Referring to FIG. 8, there is shown a matrix of measured values representing the Y-factor measurements uniformly spaced in both dimensions of an orthogonal, rectilinear coordinate system: x--along-track angular displacement, y=across-track angular displacement, z=Y-factor value, as shown. The slight curvature of each drift cut has been determined to be effectively negligible. Errors in Y-factor measurements are assumed to be Gaussian, and no a priori knowledge is assumed regarding the magnitude of peak Y-factor. Furthermore, the position of peak Y-factor is assumed equally likely to be anywhere within the search region. In addition, errors due to initial antenna pointing error at the beginning of each drift measurement were neglected, and the position of the peak Y-factor value was assumed to lie within a predetermined subregion centered within the Y-factor data matrix. Also, both star flux density and antenna beamshape are assumed to be radially symmetric. The MLE G/T estimation algorithm for processing the Y-factor in accordance with the present invention was developed for the ideal case represented by the above assumptions.
As pointed out above, the matrix of Y-factor values is assumed to be corrupted by additive Gaussian measurement errors, and from this noisy data an estimate of the peak Y-factor to be obtained. In addition to measured Y-factor values there is also an a priori knowledge of the shape of the "signal" if measurement errors were not present. Although the "signal" in this case is a two-dimensional surface having the shape of the antenna response, the principles of optimum detection from communication theory are applicable. A maximum likelihood estimation (MLE) procedure is employed to compute the most probable value of peak Y-factor; no other procedure can yield better performance. The MLE is also known as the maximum a posteriori (MAP) estimate.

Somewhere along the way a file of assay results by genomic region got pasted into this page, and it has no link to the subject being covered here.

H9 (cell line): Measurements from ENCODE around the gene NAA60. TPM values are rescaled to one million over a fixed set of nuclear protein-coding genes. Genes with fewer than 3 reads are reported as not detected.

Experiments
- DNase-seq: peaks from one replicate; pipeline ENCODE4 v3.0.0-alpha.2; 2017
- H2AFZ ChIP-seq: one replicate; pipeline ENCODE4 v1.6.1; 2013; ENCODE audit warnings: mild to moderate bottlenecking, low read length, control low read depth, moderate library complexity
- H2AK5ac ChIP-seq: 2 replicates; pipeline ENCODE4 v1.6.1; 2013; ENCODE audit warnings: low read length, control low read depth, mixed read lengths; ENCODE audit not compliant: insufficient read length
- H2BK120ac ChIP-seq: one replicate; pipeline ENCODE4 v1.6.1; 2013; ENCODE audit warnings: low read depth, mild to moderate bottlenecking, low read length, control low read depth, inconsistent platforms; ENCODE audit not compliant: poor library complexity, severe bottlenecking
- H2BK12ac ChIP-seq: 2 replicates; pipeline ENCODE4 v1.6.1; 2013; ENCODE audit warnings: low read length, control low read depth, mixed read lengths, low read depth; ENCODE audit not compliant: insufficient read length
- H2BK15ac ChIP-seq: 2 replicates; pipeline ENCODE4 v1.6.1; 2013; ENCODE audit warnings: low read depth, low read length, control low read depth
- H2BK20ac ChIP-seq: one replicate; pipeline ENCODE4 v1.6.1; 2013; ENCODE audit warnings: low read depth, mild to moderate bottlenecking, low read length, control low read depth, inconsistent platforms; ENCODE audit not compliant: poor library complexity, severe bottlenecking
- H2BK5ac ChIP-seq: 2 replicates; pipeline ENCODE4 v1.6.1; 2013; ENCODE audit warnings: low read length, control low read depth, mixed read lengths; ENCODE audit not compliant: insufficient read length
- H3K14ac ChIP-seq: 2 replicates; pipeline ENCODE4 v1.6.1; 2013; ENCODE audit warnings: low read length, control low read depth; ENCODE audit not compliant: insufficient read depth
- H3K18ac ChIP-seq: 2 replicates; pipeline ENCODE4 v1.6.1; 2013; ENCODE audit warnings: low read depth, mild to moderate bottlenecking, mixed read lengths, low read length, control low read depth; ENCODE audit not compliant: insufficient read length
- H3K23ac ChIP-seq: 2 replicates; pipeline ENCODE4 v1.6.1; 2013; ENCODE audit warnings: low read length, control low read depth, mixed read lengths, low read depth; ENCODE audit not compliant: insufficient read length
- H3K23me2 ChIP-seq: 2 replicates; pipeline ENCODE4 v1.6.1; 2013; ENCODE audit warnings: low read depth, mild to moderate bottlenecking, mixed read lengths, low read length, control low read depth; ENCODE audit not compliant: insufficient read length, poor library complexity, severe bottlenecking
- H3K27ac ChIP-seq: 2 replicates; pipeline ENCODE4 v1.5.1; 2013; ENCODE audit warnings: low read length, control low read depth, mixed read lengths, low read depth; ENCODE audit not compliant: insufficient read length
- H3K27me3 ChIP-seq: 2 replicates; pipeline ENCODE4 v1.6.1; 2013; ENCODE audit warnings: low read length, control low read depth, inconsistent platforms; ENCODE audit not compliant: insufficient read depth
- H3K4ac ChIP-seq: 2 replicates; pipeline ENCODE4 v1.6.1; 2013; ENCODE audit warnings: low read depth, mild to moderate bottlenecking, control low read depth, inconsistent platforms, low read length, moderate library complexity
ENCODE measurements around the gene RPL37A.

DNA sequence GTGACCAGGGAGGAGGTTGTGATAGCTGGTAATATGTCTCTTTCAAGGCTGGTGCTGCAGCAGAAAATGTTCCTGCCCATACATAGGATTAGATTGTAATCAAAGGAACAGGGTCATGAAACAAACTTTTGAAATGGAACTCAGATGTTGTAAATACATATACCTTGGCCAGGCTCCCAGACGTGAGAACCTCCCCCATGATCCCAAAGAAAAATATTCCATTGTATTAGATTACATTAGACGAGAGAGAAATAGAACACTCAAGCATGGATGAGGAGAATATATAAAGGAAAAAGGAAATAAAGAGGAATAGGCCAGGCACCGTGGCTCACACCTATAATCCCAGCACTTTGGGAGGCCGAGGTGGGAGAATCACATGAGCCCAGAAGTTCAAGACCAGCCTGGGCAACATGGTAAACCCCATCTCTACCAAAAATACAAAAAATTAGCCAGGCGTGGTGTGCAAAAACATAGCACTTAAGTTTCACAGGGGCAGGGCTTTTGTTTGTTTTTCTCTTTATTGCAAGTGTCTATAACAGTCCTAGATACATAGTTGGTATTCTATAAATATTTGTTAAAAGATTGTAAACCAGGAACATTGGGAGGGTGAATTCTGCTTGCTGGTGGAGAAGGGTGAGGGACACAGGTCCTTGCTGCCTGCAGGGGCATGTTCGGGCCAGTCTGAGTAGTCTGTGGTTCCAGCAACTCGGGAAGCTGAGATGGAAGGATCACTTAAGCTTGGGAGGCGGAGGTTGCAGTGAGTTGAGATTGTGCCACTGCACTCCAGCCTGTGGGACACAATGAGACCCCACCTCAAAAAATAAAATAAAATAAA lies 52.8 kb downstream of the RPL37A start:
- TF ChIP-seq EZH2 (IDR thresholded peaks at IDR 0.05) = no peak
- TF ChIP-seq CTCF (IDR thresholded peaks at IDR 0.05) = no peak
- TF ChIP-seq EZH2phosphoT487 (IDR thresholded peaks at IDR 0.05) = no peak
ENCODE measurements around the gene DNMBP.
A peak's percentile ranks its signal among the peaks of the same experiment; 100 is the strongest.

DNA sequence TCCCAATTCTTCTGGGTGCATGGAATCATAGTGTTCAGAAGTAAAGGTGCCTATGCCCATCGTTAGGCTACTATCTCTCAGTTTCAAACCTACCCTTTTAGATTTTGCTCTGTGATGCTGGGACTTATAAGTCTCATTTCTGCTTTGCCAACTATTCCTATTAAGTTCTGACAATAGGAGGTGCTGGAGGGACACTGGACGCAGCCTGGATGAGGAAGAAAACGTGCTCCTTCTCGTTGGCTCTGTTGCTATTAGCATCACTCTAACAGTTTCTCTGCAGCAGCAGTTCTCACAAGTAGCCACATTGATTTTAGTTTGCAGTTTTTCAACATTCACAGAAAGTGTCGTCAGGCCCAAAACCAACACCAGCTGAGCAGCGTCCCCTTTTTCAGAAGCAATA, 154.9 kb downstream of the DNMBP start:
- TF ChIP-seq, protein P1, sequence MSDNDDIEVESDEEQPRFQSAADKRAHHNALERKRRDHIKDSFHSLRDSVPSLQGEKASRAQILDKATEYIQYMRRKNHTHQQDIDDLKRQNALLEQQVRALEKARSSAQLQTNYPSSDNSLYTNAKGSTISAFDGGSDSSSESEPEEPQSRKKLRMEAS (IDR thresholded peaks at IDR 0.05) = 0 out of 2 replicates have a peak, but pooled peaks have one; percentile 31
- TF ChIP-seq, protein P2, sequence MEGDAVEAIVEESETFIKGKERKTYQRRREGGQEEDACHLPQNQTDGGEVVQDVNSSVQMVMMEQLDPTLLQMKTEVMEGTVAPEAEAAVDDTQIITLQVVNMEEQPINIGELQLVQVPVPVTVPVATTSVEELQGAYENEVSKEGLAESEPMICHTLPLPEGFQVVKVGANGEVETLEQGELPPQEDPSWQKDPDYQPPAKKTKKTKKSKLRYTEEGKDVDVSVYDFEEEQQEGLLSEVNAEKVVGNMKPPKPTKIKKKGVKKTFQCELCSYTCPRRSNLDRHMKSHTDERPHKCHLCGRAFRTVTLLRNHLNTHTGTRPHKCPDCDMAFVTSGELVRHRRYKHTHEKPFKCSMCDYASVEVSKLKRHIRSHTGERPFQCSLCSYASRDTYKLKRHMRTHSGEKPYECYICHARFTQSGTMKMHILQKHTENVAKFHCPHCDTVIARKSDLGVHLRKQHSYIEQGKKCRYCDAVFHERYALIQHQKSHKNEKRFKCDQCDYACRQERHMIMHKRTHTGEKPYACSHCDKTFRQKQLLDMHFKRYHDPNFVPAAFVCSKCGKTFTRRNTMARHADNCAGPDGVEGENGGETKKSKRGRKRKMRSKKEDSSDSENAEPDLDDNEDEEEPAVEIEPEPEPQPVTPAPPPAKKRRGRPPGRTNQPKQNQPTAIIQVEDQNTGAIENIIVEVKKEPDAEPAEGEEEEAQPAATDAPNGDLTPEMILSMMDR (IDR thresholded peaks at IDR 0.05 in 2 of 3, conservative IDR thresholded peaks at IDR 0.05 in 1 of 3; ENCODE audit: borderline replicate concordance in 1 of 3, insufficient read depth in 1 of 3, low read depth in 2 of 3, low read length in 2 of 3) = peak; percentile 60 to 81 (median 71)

The Y-factor peak position is assumed to lie within a subregion centered in the Y-factor data matrix. The availability of additional data outside the subregion leads to a simpler MLE structure and, moreover, improves the MLE performance, especially when the true peak position is near an edge of the subregion.
The MLE may be thought of as follows: The "source" (here, star 13) transmits one of a number of possible "signals" to the receiver (earth terminal 11), which receives the "signal" corrupted by additive Gaussian noise (additive measurement errors). The particular "signal" transmitted is identified by the XY position of its peak and the Z value of the peak. The "signal" in this case is Y-factor where Y=(S+N)/N=1+S/N. By subtracting unity from each Y-factor, it is converted to S/N. Henceforth, S/N=Y-1 will be considered as the "signal". As shown in FIG. 9, this "signal" is two-dimensional in character and may be illustrated as a surface 51 above an XY plane in that the "signal"=s=f(x,y)=z. In the absence of measurement noise, the surface has the same smooth shape as the antenna response to the nonpoint source star 13. Measurement noise results in a "bumpy" surface.
If the position of the Y-factor peak YP is considered to correspond to one of the LxM Y-factor data positions in the matrix subregion and the peak value is quantized to one of N levels, then the problem reduces to deciding which one of LxMxN possible discrete "signals" was transmitted, based upon noisy data.
It should be noted that for the special case in which no a priori knowledge regarding transmitted signal is available (specifically, the probability density function (pdf) of transmitted signal is uniform throughout the signal space), a least-squares fit of a signal replica to observed data also yields the MLE solution. On the other hand, when the a priori pdf is known and nonuniform, the MLE procedure yields better performance than least-squares fit of a signal replica to observed data.
The sufficient statistic Rij for the general problem is well known and given by: ##EQU8## for i=1,2 . . . N (magnitude index)
j=1,2 . . . LM (position index)
D(x,y)=observed values (Y-1)
ρi Mj (x,y)=signal replica at jth position with ρi magnitude (note separability property, since the "mask" Mj (x,y) has unit peak value) (24)
Mj (x,y)=the correlation mask consisting of a unity amplitude two-dimensional signal replica at the jth position of the signal space matrix (FIG. 8), where j=1,2 . . . , LM.